Are you wondering how to claim yourself on taxes to reduce your taxable income and increase your tax refund? You could also be wondering, “Can I claim myself as an independent taxpayer?” Or maybe you are asking, “Can I claim myself as a dependent on W-4 or any other IRS form?”
Once upon a time, you could claim personal exemptions as a tax deduction against personal income when calculating your taxable earnings. And you could claim yourself, your dependents and your spouse on your taxes. Unfortunately, the Tax Cuts and Jobs Act (TCJA) eliminated those exemptions from 2018 to 2025. In return, it doubled the standard deductions that taxpayers could claim.
Therefore, claiming yourself on taxes is technically impossible. But it helps to understand the existing IRS limitations concerning dependents and how you may be able to get around them to claim the additional tax credit.
IRS Limitations for Dependents
One significant limitation concerning claiming yourself on federal taxes is that you cannot claim a dependent on your federal taxes if another taxpayer claims you as a dependent. And neither can you claim someone as a qualifying dependent if another taxpayer has already done so. However, married people who are filing jointly can claim the same dependent.
It is also worth noting that if you file a joint tax return with your spouse, someone else cannot claim you as a dependent unless your reason for filing is to get your tax refund.
Read More: Claiming Dependents for Your Taxes
Can You Claim Yourself as a Dependent On W4?
As an employee, you are expected to fill in the IRS Form W-4. The employer will use it to determine how much to withhold from your paycheck when submitting taxes to the IRS.
You will be expected to include the number of dependents among the details. And no, you cannot include yourself within that number. You can only add qualifying children and relatives.
Get Around IRS Limitations on Claiming Yourself
While you cannot claim yourself on federal tax returns, you can still decrease the taxes you pay by using various strategies.
1. Claim Exemption on IRS Form W-4
If you select the exemption option on Form W-4, your employer will not withhold your taxes. And you will receive your entire paycheck.
However, to do so, you must ensure you have no federal income tax liability for the previous year. Also, you could claim the exemption if your income is below the filing threshold for your filing status.
2. Claim Child and Dependent Care Credit
If you earn an adjusted gross income of $438,000 and below, you can claim the child and dependent credit for qualifying dependents. Currently, the tax credit may be as high as $4,000 per qualifying person and $8,000 for two such people due to the American Rescue Plan Act of 2021.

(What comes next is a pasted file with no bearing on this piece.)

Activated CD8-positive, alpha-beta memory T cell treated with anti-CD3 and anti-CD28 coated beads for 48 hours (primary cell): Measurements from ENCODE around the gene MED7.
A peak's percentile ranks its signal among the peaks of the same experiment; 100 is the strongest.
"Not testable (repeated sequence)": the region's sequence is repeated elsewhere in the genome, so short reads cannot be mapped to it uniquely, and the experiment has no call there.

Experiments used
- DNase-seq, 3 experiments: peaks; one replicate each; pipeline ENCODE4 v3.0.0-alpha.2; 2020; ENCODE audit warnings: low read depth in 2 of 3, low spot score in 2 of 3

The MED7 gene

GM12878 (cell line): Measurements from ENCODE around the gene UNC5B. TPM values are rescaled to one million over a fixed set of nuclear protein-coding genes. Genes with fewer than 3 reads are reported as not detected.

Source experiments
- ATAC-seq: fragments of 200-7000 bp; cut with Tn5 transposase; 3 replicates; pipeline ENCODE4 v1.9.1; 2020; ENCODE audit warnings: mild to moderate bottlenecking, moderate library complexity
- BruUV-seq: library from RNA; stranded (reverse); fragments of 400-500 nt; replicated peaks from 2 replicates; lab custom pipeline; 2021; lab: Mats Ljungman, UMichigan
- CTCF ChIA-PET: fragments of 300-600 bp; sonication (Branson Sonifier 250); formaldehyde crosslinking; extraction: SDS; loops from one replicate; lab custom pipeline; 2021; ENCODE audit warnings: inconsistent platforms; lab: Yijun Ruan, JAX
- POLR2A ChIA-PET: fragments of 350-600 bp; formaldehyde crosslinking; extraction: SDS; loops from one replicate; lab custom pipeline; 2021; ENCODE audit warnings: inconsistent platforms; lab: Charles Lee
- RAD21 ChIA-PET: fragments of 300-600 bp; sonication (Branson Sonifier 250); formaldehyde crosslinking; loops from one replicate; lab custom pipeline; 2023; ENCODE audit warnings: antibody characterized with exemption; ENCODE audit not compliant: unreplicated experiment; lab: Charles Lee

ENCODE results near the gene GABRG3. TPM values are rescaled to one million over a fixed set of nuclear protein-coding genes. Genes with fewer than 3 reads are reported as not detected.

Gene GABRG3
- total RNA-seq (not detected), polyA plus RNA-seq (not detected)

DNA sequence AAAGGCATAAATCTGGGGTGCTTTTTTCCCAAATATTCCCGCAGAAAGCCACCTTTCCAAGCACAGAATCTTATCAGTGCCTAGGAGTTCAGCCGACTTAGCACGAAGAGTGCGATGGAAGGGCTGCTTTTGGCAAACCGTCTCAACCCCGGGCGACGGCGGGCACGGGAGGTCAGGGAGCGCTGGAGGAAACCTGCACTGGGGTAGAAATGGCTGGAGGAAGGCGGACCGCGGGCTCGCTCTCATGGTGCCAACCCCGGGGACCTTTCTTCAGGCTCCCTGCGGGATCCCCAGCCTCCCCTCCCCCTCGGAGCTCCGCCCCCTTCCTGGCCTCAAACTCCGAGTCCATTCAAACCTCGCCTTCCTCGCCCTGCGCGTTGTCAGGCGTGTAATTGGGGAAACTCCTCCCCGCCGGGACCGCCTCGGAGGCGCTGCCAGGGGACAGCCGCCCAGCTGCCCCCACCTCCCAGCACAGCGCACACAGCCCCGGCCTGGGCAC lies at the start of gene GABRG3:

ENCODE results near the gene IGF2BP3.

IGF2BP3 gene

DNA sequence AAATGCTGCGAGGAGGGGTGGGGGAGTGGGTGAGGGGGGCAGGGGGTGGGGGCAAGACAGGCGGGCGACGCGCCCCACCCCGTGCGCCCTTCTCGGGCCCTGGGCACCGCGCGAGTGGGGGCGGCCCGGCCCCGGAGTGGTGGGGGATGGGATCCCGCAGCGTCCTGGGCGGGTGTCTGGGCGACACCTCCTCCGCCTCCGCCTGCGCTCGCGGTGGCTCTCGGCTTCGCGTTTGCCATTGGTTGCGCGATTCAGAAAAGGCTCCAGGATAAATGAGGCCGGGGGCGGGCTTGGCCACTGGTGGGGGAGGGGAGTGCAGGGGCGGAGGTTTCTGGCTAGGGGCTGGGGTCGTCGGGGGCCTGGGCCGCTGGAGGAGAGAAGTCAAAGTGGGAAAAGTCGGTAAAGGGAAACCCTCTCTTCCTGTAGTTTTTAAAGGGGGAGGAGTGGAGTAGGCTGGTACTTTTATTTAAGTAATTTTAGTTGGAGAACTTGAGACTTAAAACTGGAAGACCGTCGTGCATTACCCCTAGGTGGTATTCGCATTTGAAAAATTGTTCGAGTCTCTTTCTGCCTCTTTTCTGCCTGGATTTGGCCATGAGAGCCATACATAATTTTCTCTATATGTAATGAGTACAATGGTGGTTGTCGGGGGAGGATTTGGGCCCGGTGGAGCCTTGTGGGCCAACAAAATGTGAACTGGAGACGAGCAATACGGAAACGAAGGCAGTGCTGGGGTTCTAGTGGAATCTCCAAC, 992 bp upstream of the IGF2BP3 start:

3. Claim Child Tax Credit
The child tax credit is available for working families with children. If you belong to this category, you could claim up to $3,000 per qualifying child less than 17 years but over the age of six years. If you have children aged six and younger, you will also receive an additional $600. Usually, the payments from the credit will be made to you on a monthly basis.
The child tax credit is available to working families with earnings of between $112,500 to $150,000 per year depending on when whether the taxpayers are filing as single parents or couples.
4. Claim the Head of Household Filing Status
Suppose you are unmarried, support at least one qualified dependent and pay at least half of the household expenses. In that case, you may be able to use the head of household filing status to reduce your federal taxable income.
By doing so, you will enjoy about 150 percent of the standard deduction that single filers enjoy. For the 2021 tax year, the amount in question is $18,800.
Read More: How Much Is the Standard Tax Deduction?
5. Claim Earned Income Tax Credit
If you belong to the low- or moderate-income worker category, consider claiming the refundable earned income tax credit if you qualify for it. It may enable you to reduce the burden of paying Social Security taxes.
You qualify for the credit if you have an investment income of $3,650 for the tax year you claim the credit on your federal taxes. The maximum adjusted gross income threshold will vary from $21,430 to $57,414, depending on your filing status and the number of children.
Read More: How Much Can You Make to Qualify for the EIC?
The reality is that there is no point in inquiring, “Do I claim myself as a dependent?” Right now, that’s not possible. And the situation will likely last until 2026. However, the tax credits stated above are worth claiming on your federal taxes so long as you qualify for them. All you need to do to take advantage of them is to claim at least one qualifying dependent.
- TaxPolicyCenter.Org: What are personal exemptions?
- IRS.Gov: May I Claim an Exemption for Myself or My Spouse?
- IRS.Gov: Dependents
- UMass.Edu: 2020 W-4: How to Claim Exempt
- IRS.Gov: Child and Dependent Care Credit FAQs
- Kiplinger: Child Tax Credit 2021: How Much Do I Get? When Do Monthly Payments Arrive? And Other FAQs
- IRS.Gov: IRS provides tax inflation adjustments for tax year 2021
- IRS.Gov: Earned Income and Earned Income Tax Credit (EITC) Tables
I have been a freelance writer since 2011. When I am not writing, I enjoy reading, watching cooking and lifestyle shows, and fantasizing about world travels.